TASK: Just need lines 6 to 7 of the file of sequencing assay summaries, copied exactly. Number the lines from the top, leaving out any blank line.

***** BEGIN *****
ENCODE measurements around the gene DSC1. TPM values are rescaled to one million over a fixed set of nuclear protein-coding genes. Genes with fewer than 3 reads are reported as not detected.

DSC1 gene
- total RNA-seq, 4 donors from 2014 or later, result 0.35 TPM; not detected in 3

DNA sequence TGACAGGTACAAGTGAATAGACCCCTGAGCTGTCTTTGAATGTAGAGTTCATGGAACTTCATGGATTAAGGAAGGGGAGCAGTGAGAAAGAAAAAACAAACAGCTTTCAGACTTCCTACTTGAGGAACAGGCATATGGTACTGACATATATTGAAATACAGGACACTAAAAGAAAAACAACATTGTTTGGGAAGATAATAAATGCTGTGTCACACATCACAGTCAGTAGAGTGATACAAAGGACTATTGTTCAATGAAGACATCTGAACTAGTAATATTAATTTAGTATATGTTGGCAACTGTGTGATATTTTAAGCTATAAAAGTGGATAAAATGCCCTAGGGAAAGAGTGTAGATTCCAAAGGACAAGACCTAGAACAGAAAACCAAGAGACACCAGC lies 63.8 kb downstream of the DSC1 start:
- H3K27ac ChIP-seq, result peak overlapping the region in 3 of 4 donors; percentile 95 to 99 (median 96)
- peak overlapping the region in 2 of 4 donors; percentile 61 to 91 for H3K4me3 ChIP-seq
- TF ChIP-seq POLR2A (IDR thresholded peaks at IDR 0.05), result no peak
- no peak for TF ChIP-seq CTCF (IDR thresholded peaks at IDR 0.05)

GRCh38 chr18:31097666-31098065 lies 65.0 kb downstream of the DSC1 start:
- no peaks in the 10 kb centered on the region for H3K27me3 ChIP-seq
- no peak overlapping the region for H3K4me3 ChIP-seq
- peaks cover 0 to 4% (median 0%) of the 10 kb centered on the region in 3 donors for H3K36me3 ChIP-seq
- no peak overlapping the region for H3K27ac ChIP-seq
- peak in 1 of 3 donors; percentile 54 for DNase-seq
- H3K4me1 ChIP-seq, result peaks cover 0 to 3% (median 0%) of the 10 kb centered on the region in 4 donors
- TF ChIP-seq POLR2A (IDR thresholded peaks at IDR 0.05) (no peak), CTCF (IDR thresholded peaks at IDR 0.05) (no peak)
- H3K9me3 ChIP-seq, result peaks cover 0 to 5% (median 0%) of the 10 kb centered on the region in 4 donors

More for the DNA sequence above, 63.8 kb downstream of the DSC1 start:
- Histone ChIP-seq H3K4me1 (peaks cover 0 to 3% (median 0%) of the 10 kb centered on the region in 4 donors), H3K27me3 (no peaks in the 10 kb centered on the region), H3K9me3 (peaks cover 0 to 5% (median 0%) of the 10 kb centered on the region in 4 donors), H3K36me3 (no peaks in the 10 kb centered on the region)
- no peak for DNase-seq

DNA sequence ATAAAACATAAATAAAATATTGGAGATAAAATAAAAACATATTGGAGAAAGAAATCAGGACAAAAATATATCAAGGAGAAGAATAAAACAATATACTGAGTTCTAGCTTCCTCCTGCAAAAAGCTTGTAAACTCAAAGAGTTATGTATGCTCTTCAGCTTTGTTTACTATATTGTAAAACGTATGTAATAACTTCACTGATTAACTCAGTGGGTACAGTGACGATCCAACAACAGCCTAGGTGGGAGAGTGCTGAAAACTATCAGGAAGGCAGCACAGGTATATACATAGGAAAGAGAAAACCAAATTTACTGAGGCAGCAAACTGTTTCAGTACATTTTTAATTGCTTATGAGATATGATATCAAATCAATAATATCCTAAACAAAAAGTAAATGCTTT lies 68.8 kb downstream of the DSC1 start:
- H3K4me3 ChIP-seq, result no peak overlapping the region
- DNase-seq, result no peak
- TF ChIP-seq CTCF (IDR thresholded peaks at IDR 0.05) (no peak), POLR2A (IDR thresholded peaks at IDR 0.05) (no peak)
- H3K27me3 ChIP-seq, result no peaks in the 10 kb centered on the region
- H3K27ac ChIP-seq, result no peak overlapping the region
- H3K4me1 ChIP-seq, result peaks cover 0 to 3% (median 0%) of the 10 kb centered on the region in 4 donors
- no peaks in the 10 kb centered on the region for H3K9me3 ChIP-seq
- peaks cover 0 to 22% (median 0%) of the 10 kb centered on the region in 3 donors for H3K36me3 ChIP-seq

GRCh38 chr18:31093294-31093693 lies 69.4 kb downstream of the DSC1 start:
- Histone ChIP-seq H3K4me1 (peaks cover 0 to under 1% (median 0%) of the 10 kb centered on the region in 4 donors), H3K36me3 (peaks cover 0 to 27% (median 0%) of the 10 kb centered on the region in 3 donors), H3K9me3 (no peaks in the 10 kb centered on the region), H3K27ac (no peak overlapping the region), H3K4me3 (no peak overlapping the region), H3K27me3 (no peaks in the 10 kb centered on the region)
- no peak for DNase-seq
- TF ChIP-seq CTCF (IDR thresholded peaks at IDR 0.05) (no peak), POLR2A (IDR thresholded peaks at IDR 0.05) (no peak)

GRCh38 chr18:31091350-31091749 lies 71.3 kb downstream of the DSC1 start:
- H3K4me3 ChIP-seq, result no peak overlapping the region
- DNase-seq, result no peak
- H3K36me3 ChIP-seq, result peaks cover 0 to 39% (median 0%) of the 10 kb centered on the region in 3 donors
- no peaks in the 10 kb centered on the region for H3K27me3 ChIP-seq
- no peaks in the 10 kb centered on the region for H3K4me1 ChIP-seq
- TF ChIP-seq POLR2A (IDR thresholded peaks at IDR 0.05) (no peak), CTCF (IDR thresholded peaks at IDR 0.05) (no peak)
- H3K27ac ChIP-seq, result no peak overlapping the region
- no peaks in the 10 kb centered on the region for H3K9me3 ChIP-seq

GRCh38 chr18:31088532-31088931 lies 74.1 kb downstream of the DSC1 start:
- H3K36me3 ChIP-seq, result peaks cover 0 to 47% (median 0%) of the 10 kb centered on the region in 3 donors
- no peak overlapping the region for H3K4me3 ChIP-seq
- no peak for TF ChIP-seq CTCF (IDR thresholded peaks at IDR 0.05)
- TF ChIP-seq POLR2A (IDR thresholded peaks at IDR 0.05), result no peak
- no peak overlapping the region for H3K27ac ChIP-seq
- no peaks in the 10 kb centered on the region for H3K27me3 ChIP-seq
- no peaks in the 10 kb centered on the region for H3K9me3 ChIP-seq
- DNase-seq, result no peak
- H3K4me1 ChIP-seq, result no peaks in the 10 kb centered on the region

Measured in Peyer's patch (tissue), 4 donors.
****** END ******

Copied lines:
- peak overlapping the region in 2 of 4 donors; percentile 61 to 91 for H3K4me3 ChIP-seq
- TF ChIP-seq POLR2A (IDR thresholded peaks at IDR 0.05), result no peak